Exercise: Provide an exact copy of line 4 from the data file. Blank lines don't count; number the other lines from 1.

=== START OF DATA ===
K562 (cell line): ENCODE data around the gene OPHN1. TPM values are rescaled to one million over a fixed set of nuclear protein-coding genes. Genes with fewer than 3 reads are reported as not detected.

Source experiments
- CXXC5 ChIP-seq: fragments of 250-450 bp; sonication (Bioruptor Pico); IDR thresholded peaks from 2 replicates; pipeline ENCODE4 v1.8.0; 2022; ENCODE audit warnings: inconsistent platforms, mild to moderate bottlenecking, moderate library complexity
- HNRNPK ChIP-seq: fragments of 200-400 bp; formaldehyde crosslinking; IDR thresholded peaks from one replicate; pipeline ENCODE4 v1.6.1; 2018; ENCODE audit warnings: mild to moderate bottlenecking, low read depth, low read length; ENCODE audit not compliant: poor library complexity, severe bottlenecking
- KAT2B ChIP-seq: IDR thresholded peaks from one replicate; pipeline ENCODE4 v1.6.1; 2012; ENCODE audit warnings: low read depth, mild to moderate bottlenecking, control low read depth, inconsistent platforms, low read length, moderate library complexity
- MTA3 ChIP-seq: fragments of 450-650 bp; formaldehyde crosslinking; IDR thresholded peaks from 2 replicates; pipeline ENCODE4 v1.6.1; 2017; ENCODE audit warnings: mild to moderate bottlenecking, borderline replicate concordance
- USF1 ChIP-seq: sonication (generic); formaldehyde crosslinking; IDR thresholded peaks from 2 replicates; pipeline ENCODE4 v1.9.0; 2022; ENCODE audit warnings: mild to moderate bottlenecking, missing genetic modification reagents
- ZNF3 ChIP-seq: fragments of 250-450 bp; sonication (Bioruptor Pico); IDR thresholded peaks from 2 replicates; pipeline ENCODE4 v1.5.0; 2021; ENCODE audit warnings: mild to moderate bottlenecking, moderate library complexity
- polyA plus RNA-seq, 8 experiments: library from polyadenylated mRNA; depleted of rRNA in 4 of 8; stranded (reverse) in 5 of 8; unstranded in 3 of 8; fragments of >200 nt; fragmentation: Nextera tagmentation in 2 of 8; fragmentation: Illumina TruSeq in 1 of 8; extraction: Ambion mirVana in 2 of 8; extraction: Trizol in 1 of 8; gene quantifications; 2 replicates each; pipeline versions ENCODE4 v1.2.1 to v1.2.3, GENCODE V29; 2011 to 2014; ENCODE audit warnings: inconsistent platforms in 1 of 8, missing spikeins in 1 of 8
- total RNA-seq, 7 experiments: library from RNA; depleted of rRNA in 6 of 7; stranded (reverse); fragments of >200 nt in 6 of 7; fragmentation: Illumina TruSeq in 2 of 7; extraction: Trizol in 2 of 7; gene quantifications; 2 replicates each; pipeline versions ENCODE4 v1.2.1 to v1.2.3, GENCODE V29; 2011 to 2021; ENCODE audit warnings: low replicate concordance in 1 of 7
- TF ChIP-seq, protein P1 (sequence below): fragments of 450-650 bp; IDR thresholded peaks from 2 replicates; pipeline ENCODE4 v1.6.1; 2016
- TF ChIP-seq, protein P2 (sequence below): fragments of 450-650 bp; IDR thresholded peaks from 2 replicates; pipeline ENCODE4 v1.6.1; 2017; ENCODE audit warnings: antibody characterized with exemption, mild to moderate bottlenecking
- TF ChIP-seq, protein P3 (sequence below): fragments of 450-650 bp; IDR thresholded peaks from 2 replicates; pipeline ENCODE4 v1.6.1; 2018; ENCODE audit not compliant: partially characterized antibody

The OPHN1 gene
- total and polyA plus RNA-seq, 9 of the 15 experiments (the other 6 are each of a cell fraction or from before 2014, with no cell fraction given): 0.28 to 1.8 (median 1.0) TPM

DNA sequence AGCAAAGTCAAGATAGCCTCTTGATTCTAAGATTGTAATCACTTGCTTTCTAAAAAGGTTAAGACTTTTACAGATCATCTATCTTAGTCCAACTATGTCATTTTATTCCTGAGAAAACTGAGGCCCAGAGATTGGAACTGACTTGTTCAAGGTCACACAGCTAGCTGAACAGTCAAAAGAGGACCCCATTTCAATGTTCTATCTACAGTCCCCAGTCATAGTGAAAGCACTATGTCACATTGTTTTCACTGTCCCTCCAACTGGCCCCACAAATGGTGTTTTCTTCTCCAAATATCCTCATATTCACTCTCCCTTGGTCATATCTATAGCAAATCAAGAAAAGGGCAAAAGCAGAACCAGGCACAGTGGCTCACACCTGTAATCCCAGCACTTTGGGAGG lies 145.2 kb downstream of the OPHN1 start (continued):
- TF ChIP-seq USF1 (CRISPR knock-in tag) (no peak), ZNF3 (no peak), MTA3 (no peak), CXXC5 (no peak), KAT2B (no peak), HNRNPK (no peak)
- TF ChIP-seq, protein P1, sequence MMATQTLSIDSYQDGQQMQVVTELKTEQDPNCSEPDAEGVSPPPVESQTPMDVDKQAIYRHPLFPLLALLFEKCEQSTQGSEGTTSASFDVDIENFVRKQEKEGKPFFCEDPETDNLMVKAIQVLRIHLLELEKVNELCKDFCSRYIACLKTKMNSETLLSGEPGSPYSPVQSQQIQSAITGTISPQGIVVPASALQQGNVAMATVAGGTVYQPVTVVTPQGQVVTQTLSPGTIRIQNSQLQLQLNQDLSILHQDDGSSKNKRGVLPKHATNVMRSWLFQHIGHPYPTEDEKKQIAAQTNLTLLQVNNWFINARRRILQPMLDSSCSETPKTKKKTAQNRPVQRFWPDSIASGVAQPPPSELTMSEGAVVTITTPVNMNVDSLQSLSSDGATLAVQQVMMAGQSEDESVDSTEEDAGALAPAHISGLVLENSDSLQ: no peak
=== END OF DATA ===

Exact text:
- HNRNPK ChIP-seq: fragments of 200-400 bp; formaldehyde crosslinking; IDR thresholded peaks from one replicate; pipeline ENCODE4 v1.6.1; 2018; ENCODE audit warnings: mild to moderate bottlenecking, low read depth, low read length; ENCODE audit not compliant: poor library complexity, severe bottlenecking